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Moreover, while the president's strategy is ostensibly aimed at reducing America's involvement overseas, the United States will actually have to increase its efforts abroad to properly execute it.  In Afghanistan, for instance, Obama committed the United States to a counter-terrorism mission and training the Afghan Security Forces, but reportedly favors a U.S. military presence of at most 9,000 troops.  However, independent analysts have assessed that such an operation would require 24,000-to-31,000 troops in Afghanistan past the end of NATO's operations there next year.

Also problematic, the president stressed using international partnerships to assist American efforts in dismantling terrorist groups and maintaining stability, yet failed to mention the problems facing these partners. The counterterrorism effort in Yemen is particularly strained, as the Yemeni government is confronting the simultaneous challenge of a democratic transition, a fragmented central military, a protracted secession movement in the south and the local al-Qaida affiliate controlling large swaths of Yemini territory. Indeed, since Abdu Rabbu Mansour Hadi succeeded Ali Abdullah Saleh as Yemen's president in 2012, no fewer than 20 brigades of the Yemeni Armed Forces have rebelled against him.

By over-relying on drone strikes in his counterterrorism strategy, Obama risks forfeiting opportunities to collect valuable intelligence and increasing local opposition to the United States. As Farea al-Muslimi, a Yemeni citizen, recently told the Senate Judiciary Committee, the psychological fear and terror that impacts populations affected by drone strikes is tremendously detrimental to American interests in Yemen. "What radicals had previously failed to achieve in my village, one drone strike accomplished in an instant. There is now an intense anger and growing hatred of America," he said.

[See a collection of political cartoons on Afghanistan.]

Residents of the remote areas that are often targeted by drone strikes have little knowledge of the United States.  But as al-Muslimi testified, "when [residents of his village now] think of America they think of the terror they feel from drones that hover over their heads ready to fire missiles at any time." The Obama administration must recognize that effectively dealing with extremists will require a concerted approach to help build a country's capacity to take them on by themselves – which, in turn, will necessitate establishing a functional democratic government that is legitimate and responsive to the needs of its citizens.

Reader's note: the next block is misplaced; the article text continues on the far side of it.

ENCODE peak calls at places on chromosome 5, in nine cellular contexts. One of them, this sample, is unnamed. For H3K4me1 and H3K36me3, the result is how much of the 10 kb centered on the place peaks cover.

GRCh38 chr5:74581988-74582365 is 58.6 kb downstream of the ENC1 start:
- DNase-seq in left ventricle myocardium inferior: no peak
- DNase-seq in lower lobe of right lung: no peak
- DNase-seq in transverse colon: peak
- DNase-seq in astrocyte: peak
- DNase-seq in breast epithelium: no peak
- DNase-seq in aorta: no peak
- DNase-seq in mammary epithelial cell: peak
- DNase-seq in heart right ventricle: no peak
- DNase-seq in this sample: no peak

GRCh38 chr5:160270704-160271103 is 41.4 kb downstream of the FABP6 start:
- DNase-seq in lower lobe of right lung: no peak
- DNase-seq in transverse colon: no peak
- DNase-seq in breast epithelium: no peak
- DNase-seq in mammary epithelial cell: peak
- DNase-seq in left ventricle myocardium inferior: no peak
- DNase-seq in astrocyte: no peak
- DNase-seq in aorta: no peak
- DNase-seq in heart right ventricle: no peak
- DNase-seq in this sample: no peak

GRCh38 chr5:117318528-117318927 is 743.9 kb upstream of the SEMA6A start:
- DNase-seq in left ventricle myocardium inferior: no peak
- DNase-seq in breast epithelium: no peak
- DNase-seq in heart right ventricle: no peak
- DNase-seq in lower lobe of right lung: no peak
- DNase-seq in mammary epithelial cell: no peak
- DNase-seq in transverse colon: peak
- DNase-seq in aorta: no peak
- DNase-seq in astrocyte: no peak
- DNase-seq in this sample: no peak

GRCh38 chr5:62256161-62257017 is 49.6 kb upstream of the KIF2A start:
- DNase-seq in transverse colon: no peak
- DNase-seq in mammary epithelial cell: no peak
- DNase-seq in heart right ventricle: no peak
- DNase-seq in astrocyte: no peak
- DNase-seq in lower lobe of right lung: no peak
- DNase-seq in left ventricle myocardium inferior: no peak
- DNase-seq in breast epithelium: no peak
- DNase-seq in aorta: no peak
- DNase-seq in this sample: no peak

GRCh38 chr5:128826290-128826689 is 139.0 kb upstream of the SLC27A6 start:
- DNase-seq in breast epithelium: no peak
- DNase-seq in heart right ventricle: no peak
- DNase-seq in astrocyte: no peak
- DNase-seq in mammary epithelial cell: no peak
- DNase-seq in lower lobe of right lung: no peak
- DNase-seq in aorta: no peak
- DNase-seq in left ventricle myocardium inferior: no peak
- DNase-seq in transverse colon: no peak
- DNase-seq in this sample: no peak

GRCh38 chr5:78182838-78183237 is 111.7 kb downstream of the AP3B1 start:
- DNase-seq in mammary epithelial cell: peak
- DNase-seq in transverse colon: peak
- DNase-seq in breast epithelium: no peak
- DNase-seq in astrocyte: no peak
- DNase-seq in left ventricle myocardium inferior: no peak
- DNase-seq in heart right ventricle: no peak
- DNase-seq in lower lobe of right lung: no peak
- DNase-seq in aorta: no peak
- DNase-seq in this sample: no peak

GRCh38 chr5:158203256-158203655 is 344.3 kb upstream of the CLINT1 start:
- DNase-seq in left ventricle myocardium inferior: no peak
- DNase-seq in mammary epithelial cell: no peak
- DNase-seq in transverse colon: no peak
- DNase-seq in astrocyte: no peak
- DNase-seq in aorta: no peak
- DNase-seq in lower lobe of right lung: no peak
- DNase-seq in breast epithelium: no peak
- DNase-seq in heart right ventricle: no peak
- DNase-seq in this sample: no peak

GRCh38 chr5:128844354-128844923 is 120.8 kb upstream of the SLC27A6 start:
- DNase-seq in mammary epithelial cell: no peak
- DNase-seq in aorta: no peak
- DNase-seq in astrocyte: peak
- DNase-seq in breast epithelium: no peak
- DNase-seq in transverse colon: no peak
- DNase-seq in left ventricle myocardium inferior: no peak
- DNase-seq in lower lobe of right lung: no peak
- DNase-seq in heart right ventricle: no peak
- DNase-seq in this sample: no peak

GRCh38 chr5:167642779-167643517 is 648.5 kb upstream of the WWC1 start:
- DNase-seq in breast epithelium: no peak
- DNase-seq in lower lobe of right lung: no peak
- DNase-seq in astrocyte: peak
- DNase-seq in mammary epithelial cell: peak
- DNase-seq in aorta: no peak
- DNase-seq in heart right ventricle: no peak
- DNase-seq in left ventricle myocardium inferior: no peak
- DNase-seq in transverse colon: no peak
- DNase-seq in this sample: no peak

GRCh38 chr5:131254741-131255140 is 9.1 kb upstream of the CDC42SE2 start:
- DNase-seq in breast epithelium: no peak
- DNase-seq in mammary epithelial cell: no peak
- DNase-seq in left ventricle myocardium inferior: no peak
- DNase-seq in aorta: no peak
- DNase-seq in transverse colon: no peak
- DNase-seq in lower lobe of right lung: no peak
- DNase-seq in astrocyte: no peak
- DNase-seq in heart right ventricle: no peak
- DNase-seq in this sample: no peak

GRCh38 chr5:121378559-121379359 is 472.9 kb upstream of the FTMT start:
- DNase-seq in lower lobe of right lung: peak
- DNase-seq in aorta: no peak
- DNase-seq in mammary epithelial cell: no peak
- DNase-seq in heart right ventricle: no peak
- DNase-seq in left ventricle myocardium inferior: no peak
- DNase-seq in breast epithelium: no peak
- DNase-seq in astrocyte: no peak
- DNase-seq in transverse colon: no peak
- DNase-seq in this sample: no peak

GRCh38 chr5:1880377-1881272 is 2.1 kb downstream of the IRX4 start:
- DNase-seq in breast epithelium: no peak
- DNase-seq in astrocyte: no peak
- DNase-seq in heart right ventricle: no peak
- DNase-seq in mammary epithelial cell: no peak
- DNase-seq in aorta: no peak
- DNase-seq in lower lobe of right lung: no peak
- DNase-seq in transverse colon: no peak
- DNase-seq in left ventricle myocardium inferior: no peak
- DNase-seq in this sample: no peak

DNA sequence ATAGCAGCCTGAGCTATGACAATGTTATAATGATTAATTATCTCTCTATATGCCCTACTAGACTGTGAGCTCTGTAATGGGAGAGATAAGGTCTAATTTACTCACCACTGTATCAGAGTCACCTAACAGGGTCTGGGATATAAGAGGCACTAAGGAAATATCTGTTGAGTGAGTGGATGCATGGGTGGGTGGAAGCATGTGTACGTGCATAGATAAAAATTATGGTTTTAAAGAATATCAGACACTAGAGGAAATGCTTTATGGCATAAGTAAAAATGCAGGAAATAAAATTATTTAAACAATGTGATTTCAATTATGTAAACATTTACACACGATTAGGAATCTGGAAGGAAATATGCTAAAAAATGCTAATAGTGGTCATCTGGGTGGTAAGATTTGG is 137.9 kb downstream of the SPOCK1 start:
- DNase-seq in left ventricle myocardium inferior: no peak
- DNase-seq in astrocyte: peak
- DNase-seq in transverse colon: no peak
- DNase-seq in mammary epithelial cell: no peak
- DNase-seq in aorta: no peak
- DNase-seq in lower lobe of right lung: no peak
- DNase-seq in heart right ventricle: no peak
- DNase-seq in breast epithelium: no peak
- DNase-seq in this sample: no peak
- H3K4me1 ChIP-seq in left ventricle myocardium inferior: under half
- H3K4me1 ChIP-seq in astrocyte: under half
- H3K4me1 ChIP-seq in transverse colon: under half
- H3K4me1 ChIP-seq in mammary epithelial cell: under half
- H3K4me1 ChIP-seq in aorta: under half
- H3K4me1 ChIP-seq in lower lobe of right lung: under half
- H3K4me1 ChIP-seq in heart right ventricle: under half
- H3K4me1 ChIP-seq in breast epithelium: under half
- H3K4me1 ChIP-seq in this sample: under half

Finally, the president curiously omitted any reference to America's efforts to prevent terrorist groups from acquiring weapons of mass destruction – a pillar of America's efforts in the Global War on Terror since President George W. Bush's 2002 State of the Union address . As North Korea continues to increase the size and effectiveness of its own nuclear arsenal, and terror-sponsoring Iran draws perilously close to obtaining nuclear weapons-making capability, the United States must work to actively thwart the nuclear ambitions of rogue nations. 

Moreover, as the crisis in Syria worsens, the frightful scenario of extremist groups on the ground acquiring some of the Assad regime's chemical weapons is a real and genuine risk. Obama's pledge to strengthen and empower moderate forces in the Syrian opposition thus must be immediately acted upon by providing arms, ammunition and aid directly to vetted armed groups, and establishing a safe zone for these forces to organize and train.

Terrorism Threats Remain – and May Yet Grow

After more than a decade of protracted conflict, it is understandable that the American people and its political leadership are tired of war. However, the terror threats to the United States have not abated – in many respects, they have worsened. What is required now is a renewed effort to counter and truly defeat al-Qaida and associated forces by denying them safe haven, uprooting their state sponsors and – most important of all – preventing them from getting their hands on the world's most destructive weapons.